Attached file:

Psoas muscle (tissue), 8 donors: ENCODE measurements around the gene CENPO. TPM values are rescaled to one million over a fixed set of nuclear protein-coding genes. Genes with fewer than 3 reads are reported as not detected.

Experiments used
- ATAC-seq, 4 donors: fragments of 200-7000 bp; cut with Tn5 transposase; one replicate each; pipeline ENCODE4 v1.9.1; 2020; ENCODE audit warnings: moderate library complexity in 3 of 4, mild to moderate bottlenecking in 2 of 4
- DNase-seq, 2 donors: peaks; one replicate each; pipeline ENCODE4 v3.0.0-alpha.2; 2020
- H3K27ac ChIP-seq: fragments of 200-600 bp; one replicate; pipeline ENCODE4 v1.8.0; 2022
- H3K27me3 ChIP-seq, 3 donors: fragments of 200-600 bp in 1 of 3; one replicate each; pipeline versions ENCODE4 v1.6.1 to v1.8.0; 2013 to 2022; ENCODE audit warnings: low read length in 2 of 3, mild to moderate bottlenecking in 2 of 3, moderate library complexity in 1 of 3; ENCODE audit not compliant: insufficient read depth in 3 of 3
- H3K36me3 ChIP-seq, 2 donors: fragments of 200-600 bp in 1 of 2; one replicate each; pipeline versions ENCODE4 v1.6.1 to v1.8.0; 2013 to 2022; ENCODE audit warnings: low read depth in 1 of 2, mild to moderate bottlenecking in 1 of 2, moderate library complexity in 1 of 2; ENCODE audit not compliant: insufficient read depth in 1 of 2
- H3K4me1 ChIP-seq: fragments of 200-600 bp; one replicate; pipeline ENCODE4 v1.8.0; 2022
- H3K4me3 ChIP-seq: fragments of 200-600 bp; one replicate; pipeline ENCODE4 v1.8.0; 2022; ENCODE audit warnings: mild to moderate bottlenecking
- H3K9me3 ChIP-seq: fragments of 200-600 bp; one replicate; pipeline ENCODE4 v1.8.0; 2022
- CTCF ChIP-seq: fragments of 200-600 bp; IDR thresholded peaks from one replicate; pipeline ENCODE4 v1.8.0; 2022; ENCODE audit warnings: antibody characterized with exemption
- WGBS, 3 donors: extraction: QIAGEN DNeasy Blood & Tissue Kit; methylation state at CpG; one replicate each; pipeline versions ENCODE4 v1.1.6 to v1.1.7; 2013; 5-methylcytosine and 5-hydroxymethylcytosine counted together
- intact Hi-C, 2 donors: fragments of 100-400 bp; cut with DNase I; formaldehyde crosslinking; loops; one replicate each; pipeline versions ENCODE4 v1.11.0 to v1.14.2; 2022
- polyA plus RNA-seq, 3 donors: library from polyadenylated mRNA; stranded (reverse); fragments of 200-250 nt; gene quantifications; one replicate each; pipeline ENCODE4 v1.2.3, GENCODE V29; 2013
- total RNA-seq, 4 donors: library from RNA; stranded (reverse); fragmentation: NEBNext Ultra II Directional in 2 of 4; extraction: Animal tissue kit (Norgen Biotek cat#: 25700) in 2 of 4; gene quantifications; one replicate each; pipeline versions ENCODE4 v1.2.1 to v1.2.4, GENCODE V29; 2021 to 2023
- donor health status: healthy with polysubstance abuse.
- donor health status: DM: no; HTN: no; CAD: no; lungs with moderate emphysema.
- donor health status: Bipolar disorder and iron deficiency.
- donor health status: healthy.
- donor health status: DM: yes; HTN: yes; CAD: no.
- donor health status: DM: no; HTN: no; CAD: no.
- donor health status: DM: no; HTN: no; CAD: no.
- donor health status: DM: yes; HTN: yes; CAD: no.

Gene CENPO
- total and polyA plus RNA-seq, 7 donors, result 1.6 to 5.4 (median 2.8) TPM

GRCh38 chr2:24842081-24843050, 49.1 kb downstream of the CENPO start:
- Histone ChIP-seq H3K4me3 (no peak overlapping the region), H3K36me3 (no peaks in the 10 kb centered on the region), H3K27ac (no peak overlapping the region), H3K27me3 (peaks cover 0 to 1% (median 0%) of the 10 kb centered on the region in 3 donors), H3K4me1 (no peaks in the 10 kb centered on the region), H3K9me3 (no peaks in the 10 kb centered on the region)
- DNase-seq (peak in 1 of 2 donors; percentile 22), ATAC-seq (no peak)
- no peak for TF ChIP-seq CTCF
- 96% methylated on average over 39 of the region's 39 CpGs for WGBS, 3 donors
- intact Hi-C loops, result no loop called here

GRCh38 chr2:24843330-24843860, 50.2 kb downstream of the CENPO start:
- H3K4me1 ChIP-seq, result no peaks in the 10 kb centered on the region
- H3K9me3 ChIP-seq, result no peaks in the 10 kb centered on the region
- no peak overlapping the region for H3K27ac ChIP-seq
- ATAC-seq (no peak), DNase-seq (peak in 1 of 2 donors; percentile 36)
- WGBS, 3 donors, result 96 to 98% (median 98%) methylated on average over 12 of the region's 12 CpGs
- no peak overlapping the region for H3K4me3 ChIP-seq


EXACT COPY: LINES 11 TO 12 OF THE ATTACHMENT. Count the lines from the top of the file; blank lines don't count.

- CTCF ChIP-seq: fragments of 200-600 bp; IDR thresholded peaks from one replicate; pipeline ENCODE4 v1.8.0; 2022; ENCODE audit warnings: antibody characterized with exemption
- WGBS, 3 donors: extraction: QIAGEN DNeasy Blood & Tissue Kit; methylation state at CpG; one replicate each; pipeline versions ENCODE4 v1.1.6 to v1.1.7; 2013; 5-methylcytosine and 5-hydroxymethylcytosine counted together